Author Of 'Robopocalypse' On The Future Of Robotics In the summer science fiction book, Robopocalypse, civilization's technology develops a mind of its own and sets out to destroy humanity. Author Daniel H. Wilson, who has a Ph.D. in robotics, talks about why technology can be frightening, and how to avert the robot apocalypse.

Author Of 'Robopocalypse' On The Future Of Robotics

Author Of 'Robopocalypse' On The Future Of Robotics

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In the summer science fiction book, Robopocalypse, civilization's technology develops a mind of its own and sets out to destroy humanity. Author Daniel H. Wilson, who has a Ph.D. in robotics, talks about why technology can be frightening, and how to avert the robot apocalypse.

IRA FLATOW, host: This is SCIENCE FRIDAY. I'm Ira Flatow. President Obama launched today the National Robotics Initiative aimed at spurring interest in next-generation robotics. Speaking at Carnegie Mellon University, he quipped...

President BARACK OBAMA: You might not know this, but one my responsibilities as commander-in-chief is to keep an eye on robots, and I'm pleased to report that the robots you manufacture here seem peaceful.


OBAMA: At least for now.

FLATOW: But what if they were not. You see, just about everything around us is really a little robot. Tiny computer chip brains are embedded in all of our machines, from your cell phone to your coffee maker, your car to your cable. What would happen if all those computer-controlled devices decided not to be peaceful but to rise up together and rebel?

Well, a new science fiction book takes these fears to the extreme. "Robopocalypse" is set in the near future, when robots get so intelligent that they have a mind of their own, they band together to destroy humankind. Sounds pretty scary. I'm not going to give away the final conclusion of the book. That's for you to find out, unless you feel complacent.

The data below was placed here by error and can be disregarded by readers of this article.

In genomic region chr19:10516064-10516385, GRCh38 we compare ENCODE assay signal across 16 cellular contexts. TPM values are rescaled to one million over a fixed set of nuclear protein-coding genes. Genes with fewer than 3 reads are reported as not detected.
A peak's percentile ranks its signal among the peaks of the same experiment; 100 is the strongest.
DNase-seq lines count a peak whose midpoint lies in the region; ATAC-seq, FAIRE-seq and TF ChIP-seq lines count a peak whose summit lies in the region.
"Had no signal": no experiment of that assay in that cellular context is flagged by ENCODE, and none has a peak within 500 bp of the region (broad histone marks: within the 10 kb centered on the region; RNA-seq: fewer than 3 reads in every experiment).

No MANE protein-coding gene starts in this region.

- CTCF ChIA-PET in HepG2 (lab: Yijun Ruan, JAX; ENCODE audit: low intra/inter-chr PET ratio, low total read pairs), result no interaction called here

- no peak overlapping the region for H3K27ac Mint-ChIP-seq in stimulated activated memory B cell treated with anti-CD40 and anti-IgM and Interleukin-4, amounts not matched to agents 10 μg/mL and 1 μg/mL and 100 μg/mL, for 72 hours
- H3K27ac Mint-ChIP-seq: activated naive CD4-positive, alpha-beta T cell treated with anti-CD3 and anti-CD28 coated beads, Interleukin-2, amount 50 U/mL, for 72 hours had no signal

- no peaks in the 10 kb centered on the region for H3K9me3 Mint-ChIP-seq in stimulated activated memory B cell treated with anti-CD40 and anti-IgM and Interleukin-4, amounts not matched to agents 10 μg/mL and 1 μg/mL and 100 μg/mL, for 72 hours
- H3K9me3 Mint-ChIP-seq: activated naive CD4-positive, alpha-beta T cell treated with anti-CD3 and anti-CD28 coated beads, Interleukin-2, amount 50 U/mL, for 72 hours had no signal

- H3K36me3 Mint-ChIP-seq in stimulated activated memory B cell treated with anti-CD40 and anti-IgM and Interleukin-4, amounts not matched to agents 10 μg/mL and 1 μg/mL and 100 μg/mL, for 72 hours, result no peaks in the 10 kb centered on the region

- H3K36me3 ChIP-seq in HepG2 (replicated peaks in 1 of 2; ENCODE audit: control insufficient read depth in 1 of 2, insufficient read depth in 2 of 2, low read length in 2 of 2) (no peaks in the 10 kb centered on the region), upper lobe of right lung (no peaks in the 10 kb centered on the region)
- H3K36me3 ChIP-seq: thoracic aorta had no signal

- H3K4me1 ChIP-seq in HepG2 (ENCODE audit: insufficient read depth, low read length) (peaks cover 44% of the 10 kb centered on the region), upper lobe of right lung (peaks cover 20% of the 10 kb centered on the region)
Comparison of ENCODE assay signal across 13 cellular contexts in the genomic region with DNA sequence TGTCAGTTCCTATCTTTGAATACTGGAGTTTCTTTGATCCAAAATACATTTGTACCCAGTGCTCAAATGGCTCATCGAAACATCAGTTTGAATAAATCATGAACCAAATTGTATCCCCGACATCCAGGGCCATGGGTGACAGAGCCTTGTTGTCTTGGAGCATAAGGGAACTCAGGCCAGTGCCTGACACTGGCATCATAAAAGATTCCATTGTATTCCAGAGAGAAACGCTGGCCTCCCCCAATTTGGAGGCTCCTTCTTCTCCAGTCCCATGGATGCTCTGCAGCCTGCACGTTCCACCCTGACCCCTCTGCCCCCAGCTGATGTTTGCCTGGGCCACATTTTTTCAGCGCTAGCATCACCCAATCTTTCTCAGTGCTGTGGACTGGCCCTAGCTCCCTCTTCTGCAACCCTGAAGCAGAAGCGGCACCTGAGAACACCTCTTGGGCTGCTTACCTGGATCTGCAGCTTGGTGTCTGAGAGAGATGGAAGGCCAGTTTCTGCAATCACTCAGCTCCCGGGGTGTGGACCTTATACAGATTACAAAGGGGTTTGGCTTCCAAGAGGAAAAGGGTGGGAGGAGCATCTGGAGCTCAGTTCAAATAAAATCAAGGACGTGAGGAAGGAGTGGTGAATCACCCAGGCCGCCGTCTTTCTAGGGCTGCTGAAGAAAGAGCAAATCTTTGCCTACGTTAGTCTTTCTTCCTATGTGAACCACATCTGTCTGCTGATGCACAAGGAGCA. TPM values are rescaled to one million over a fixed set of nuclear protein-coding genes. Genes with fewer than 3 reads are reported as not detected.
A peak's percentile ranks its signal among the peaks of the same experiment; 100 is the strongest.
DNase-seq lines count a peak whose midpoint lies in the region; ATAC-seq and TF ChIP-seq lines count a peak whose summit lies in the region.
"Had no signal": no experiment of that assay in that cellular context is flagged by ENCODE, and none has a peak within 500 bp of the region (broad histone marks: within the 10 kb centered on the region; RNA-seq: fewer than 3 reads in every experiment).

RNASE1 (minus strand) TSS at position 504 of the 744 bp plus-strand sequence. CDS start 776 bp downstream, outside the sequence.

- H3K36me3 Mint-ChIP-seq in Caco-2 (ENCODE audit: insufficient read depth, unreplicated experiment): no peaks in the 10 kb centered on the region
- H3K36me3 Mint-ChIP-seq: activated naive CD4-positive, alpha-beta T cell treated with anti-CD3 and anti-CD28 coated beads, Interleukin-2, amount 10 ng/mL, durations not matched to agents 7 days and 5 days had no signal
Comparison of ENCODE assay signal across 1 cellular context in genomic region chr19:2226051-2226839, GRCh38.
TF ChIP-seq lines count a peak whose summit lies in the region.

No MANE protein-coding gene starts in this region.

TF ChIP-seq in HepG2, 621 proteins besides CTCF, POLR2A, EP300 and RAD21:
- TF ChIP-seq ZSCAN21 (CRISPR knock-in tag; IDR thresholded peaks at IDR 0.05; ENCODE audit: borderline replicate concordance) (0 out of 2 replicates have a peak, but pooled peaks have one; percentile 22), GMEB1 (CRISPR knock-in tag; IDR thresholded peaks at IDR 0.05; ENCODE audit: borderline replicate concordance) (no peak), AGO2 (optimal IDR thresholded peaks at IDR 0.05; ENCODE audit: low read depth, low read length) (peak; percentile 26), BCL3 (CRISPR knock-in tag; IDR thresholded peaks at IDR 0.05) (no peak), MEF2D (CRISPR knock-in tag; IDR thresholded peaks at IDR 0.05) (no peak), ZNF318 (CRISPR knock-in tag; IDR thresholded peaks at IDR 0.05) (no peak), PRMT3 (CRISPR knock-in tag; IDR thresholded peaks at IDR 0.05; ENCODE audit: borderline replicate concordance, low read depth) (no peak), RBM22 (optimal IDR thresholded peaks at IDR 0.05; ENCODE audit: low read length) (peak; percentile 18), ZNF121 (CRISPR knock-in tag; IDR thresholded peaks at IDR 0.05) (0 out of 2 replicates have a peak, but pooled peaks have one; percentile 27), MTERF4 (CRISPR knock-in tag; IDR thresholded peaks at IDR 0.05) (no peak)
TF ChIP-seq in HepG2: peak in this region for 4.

My next guest says we'd better get used to thinking about futuristic technology. Some day, you might have a robot do your chores, fight your wars. Wait, don't we have that already? Uh-oh. What would happen if they turned to attack us?

Do you have fears of technology? Do you love it? Are you reading "Robopocalypse"? Give us a call. Our number is 1-800-989-8255. You can tweet us, @scifri. Let me introduce my guest. Daniel H. Wilson is the author of the new book "Robopocalypse" and also the nonfiction book "How to Survive a Robot Uprising." And he's a contributing editor to Popular Mechanics. Also, he has a Ph.D. in robotics. He joins us from KQED in San Francisco. Welcome to SCIENCE FRIDAY.

DANIEL H. WILSON: Thanks for having me.

FLATOW: Nice to have - this was a really fun book to read, and...

WILSON: Really?


FLATOW: Yes, it was a fun - it was a page-turner for me, at least for me, because I like science fiction, and you have created a world where everything that has a computer chip, right, decides to attack humanity.

WILSON: Well, yeah, it's set in the near future. So, you know, it is a robot uprising sort of book. But the robots don't come from outer space or the future or anything like that. So it's definitely - it's in the near future so autonomous cars are here, you know. Yeah, all the information that we've shared, that we constantly share about our locations and our social networks. Yeah, all that information, all that intimate technology really gets turned against us in this book.

FLATOW: But, you know, one of the things that struck me about that is that you remember Isaac Asimov had three rules of robotics, and they were that robots could never attack their creators. You create a whole paradigm shift in that.


WILSON: Well, you know, I have to go on a little rant about the three laws, then.